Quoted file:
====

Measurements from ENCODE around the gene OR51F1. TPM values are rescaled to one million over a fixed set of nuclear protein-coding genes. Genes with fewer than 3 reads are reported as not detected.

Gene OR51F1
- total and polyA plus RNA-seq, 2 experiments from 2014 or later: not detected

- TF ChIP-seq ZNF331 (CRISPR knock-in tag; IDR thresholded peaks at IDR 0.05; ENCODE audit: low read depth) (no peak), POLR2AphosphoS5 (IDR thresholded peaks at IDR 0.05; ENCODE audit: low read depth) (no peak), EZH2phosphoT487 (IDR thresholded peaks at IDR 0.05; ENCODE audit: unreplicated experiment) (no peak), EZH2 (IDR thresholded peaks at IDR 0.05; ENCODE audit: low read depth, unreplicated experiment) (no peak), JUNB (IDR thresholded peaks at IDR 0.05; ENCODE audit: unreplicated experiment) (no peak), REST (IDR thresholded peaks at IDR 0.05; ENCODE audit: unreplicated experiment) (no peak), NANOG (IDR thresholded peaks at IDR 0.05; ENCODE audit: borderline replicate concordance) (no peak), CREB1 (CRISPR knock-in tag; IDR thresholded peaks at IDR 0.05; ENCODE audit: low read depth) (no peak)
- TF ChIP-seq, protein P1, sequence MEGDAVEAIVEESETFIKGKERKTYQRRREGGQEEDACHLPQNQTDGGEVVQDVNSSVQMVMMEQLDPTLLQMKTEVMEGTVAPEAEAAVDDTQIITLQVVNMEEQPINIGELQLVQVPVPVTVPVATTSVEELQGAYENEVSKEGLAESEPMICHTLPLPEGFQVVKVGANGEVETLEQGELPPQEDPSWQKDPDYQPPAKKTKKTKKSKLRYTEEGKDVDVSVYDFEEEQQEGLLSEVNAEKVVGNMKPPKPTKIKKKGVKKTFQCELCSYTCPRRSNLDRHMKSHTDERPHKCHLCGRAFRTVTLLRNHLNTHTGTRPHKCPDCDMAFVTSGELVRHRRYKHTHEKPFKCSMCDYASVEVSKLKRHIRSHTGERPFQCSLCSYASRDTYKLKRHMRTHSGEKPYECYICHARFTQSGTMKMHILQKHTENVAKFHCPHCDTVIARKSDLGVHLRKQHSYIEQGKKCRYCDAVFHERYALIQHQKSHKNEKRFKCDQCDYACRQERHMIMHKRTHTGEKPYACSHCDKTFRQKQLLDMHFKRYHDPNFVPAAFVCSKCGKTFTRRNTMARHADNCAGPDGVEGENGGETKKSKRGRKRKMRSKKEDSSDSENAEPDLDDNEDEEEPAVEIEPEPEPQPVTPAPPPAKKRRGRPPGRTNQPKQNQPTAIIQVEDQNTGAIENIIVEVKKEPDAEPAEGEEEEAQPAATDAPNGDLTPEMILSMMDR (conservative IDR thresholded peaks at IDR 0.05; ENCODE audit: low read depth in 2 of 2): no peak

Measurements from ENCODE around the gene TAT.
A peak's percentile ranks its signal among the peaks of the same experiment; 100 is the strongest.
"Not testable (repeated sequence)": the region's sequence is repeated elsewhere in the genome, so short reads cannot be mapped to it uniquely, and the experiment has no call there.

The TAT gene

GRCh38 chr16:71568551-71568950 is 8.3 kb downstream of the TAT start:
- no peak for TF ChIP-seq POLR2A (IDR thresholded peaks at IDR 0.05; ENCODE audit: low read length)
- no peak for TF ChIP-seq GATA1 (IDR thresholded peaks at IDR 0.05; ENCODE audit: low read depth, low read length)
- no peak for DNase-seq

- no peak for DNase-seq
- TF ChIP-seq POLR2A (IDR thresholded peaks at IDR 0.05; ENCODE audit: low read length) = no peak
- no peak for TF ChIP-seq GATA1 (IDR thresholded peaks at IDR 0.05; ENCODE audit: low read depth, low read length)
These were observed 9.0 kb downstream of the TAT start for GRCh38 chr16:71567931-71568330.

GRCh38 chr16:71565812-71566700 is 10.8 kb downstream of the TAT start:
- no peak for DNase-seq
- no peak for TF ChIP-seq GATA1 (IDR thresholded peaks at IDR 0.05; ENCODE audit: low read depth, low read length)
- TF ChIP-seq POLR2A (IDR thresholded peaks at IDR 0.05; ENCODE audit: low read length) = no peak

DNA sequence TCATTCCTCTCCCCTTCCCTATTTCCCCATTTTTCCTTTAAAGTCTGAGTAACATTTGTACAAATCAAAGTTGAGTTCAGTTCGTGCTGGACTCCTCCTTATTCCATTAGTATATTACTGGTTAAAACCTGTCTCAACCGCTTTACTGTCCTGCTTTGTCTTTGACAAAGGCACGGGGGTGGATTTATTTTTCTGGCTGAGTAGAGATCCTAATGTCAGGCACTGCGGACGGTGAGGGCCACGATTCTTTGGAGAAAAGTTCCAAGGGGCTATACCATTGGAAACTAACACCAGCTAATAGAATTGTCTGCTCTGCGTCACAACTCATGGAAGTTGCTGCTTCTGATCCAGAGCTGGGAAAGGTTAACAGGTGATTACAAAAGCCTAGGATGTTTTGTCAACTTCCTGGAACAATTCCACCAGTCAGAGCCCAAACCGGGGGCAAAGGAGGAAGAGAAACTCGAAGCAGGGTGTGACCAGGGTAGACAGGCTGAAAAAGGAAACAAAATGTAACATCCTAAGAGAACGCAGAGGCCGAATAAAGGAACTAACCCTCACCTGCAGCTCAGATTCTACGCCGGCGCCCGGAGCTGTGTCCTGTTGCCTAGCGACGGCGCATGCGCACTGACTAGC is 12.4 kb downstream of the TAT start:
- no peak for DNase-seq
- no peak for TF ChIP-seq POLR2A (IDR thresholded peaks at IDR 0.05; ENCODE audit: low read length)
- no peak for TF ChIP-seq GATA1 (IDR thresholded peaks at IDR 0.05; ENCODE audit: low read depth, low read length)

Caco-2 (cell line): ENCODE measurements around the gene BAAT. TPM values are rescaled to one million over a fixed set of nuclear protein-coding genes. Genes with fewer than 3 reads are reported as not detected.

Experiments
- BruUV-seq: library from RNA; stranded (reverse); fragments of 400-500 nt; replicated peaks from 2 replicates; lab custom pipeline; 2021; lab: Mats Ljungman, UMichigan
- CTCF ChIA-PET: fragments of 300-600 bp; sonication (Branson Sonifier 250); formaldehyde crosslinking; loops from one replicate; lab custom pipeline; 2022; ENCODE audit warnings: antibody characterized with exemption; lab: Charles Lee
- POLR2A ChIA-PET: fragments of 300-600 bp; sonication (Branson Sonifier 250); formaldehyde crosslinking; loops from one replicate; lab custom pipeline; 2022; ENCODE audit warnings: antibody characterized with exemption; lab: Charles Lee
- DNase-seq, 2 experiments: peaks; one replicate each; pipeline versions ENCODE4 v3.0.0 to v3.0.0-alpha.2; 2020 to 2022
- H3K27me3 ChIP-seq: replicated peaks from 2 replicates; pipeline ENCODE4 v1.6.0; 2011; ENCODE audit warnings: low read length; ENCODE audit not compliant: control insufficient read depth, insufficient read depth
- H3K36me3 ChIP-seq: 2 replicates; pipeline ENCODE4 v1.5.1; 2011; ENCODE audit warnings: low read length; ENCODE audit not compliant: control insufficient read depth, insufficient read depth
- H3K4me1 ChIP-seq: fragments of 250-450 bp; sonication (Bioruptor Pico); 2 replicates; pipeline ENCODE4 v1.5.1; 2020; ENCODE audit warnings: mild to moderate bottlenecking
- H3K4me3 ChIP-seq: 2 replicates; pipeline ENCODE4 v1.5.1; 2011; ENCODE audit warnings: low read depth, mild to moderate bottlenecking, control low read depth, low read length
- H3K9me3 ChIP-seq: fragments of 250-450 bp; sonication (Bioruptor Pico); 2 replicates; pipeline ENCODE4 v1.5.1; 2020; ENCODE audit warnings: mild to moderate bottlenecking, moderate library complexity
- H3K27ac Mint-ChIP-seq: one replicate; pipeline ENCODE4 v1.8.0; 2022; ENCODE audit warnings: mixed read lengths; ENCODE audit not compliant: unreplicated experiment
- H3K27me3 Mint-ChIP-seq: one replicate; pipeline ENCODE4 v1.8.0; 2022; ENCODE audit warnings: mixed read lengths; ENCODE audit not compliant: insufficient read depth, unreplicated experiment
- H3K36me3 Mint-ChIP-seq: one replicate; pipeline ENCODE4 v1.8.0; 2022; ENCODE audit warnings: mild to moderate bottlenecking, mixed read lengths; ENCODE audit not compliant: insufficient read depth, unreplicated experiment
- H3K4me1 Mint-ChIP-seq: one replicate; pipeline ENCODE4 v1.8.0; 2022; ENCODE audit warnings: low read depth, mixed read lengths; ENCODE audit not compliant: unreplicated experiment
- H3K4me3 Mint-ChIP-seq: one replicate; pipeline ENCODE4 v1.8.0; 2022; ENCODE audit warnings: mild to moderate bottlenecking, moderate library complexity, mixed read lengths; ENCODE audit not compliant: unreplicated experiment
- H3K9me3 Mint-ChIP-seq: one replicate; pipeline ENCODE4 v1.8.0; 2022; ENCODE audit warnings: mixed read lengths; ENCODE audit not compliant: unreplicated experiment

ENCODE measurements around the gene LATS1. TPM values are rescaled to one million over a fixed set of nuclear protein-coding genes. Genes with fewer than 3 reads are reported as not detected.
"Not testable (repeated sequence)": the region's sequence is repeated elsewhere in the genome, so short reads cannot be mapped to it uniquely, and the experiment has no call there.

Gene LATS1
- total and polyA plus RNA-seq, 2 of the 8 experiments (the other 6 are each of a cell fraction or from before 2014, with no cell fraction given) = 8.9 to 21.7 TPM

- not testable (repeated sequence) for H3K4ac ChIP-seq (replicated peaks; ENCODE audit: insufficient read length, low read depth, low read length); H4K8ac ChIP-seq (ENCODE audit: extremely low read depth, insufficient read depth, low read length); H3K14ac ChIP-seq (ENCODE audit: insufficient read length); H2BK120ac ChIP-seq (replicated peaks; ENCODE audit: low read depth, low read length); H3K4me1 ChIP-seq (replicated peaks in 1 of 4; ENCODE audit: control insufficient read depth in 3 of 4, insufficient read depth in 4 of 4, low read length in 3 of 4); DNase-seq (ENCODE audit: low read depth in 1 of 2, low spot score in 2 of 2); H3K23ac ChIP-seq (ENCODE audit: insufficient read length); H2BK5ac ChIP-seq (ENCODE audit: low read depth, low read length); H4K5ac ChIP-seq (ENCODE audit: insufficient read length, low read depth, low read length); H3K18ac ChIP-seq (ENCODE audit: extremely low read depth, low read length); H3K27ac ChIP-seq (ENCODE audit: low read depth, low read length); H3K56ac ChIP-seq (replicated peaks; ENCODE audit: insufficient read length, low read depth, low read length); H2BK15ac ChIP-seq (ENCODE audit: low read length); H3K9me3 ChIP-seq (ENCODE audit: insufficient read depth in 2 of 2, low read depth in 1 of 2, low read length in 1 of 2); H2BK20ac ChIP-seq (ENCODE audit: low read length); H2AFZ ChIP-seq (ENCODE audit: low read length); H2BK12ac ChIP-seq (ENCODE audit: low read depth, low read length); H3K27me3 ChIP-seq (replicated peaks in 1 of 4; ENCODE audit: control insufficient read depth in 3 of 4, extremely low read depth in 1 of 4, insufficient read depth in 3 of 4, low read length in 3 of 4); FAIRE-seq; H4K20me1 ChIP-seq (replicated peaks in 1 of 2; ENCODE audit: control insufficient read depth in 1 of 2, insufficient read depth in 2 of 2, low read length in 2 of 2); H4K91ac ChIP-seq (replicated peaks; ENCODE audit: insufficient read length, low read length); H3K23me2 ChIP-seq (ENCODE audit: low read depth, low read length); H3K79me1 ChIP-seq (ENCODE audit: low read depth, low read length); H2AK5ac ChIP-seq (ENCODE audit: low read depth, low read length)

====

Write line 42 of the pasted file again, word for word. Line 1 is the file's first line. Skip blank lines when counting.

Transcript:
- H3K9me3 Mint-ChIP-seq: one replicate; pipeline ENCODE4 v1.8.0; 2022; ENCODE audit warnings: mixed read lengths; ENCODE audit not compliant: unreplicated experiment